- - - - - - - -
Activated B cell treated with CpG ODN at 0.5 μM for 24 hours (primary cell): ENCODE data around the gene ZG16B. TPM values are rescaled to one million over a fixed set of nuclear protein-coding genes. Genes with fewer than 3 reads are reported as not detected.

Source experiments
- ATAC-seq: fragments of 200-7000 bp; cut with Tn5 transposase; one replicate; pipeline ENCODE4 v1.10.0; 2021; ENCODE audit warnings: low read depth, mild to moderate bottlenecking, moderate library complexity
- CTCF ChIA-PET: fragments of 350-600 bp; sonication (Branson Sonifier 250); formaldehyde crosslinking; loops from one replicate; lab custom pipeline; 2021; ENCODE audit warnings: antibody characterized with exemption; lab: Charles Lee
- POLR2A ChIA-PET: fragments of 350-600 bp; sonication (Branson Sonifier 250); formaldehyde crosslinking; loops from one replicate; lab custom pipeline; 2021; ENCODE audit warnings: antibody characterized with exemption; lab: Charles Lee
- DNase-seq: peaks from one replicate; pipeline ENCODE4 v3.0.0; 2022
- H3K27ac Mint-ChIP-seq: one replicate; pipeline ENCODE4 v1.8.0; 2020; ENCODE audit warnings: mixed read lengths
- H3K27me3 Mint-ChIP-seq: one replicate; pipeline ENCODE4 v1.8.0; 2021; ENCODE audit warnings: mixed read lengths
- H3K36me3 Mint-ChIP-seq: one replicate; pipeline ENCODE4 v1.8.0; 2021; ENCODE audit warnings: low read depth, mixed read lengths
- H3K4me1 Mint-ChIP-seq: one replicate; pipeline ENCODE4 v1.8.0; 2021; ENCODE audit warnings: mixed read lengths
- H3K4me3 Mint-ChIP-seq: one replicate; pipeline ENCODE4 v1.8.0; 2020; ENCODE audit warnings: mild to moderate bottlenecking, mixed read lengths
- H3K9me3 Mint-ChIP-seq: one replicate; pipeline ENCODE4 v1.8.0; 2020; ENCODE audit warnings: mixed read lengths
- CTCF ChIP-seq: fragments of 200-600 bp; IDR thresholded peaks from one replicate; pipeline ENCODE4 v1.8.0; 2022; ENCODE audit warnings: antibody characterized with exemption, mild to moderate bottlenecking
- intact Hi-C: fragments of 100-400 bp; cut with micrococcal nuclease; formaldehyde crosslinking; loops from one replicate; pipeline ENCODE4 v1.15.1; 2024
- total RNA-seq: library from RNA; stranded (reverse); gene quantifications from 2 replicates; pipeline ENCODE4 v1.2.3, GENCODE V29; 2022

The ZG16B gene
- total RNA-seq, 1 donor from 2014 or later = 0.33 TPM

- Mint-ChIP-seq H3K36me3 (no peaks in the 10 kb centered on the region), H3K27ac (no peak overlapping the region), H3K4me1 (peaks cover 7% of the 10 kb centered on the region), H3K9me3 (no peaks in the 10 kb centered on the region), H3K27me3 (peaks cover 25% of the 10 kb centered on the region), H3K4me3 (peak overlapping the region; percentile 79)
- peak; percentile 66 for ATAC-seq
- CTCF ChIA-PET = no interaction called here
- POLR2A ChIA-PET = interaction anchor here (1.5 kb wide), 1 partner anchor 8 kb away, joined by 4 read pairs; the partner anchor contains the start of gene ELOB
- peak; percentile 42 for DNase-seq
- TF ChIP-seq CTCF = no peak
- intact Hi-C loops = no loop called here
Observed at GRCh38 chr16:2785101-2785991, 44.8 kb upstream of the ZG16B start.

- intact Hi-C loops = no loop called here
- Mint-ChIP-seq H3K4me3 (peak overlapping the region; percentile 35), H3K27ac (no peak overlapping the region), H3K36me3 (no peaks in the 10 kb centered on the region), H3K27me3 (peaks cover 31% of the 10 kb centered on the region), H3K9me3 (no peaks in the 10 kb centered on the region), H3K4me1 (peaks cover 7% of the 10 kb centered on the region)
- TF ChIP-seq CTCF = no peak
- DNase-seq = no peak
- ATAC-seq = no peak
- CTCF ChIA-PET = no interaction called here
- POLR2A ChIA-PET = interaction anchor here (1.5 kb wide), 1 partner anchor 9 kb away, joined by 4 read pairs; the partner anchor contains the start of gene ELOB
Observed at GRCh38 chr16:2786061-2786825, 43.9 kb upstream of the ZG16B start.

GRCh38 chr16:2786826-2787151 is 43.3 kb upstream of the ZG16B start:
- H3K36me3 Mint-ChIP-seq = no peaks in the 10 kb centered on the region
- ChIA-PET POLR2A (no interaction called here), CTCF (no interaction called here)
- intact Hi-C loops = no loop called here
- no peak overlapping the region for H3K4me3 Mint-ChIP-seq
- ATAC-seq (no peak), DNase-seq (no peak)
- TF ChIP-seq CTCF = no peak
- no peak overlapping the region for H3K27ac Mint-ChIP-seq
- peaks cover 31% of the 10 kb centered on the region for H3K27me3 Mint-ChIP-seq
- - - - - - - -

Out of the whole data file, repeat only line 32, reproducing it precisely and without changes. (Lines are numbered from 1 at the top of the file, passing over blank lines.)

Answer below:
- POLR2A ChIA-PET = interaction anchor here (1.5 kb wide), 1 partner anchor 9 kb away, joined by 4 read pairs; the partner anchor contains the start of gene ELOB